Digestion of Food in the Digestive System

When food is eaten it is mixed with juices secreted from liver and pancreas for digestion, then it passes along the digestive tract and then food is broken down into small molecules to be absorbed by the blood and gradually sent to the entire body. The process starts from mouth and gets complete in the small intestine.

Production of Digestive Juices in the Digestive System

In the digestive system the process begins from mouth. In the mouth are salivary glands. In these glands saliva is produced which has enzymes which helps in digestion of starch. These enzymes help in the breaking down of food into small molecules. The second phase is in the stomach. Stomach mucosa produces stomach acid and enzymes (which help in the digestion of protein). Mucosa also has a coating of mucus which prevents the acid juice to dissolve the tissues of stomach. After the food passes from stomach to the smaller intestines, the digestive juices from pancreas and liver gets mixed with the foods. Bile juice is produced by liver which dissolves the fat to fluid content. This fluid content is absorbed by the enzyme from mucosa and pancreas. Digestive juice produced by pancreas helps in the breaking down of fat, protein and carbohydrates.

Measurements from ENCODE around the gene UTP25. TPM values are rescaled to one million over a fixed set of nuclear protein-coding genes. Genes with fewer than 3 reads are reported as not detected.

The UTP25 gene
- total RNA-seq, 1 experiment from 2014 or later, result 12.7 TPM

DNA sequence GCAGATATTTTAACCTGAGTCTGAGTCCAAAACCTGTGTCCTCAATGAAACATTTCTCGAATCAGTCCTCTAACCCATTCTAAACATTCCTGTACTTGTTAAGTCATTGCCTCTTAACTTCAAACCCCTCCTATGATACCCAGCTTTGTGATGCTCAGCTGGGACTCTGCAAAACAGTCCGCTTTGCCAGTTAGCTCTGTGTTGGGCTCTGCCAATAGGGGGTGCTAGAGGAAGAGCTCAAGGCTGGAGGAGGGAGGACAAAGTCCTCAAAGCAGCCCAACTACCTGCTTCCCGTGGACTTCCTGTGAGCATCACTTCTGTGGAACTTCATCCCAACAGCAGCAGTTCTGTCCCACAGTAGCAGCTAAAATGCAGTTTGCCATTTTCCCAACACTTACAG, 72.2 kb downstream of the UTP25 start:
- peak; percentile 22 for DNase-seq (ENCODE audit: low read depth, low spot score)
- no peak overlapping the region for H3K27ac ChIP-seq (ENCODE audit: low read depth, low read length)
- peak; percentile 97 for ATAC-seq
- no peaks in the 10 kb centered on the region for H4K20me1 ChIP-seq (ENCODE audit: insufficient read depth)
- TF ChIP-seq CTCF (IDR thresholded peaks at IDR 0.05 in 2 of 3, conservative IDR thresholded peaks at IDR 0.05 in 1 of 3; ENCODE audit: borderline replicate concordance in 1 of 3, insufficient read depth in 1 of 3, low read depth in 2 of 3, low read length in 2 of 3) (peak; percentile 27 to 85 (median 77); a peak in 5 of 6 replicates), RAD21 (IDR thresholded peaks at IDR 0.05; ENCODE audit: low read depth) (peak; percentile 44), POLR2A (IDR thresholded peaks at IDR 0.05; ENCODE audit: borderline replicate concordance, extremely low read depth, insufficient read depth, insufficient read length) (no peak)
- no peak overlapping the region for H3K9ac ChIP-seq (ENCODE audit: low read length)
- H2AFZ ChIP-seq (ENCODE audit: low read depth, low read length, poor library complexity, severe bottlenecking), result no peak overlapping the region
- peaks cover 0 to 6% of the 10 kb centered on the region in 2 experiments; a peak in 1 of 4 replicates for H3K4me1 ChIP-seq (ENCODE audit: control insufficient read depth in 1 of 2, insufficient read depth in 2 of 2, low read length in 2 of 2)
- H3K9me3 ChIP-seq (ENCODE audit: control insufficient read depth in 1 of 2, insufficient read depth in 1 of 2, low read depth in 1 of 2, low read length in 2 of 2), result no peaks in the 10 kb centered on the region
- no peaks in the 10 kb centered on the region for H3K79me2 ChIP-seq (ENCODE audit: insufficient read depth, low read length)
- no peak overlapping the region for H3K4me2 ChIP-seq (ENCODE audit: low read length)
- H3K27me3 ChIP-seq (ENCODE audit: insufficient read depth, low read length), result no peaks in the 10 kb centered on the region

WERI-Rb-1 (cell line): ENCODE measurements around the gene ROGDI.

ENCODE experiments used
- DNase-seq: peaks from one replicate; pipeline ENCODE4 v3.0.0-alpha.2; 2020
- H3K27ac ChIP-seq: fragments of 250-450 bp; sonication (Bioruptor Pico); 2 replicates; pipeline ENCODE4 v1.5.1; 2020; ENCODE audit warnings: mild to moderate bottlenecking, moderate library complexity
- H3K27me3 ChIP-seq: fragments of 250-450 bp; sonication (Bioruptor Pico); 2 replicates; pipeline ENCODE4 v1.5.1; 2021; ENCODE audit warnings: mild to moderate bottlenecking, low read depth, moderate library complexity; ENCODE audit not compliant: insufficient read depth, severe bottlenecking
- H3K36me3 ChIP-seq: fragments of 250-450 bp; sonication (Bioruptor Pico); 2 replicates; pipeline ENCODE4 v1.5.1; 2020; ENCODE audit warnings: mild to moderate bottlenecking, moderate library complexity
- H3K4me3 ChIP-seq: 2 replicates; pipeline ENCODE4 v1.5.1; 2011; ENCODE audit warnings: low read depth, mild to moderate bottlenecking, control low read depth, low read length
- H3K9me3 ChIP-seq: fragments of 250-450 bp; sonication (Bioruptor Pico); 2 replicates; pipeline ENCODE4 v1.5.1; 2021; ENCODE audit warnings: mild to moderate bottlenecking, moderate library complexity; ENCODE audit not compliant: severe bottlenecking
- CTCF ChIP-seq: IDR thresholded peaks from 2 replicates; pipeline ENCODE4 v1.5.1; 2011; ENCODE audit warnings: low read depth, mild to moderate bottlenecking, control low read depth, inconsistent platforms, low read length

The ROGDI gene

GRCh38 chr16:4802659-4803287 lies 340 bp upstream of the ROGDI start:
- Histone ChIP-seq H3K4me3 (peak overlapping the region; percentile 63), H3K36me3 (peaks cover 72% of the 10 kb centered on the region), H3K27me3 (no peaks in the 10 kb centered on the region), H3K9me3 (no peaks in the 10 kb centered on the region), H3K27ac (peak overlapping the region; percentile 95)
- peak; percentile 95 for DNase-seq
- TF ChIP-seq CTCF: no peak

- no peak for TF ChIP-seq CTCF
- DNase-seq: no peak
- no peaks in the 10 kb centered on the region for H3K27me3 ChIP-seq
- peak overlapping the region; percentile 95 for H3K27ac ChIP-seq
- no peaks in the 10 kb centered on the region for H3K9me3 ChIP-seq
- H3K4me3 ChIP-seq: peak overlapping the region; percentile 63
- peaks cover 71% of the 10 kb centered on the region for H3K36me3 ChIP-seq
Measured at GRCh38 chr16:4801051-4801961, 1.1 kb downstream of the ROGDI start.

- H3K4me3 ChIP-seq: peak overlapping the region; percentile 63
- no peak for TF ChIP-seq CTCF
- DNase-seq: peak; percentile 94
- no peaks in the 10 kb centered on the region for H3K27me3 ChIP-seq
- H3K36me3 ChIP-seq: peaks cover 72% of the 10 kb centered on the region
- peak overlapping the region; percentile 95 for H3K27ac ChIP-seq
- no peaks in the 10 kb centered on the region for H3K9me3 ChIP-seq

Absorption and Transportation in the Digestive System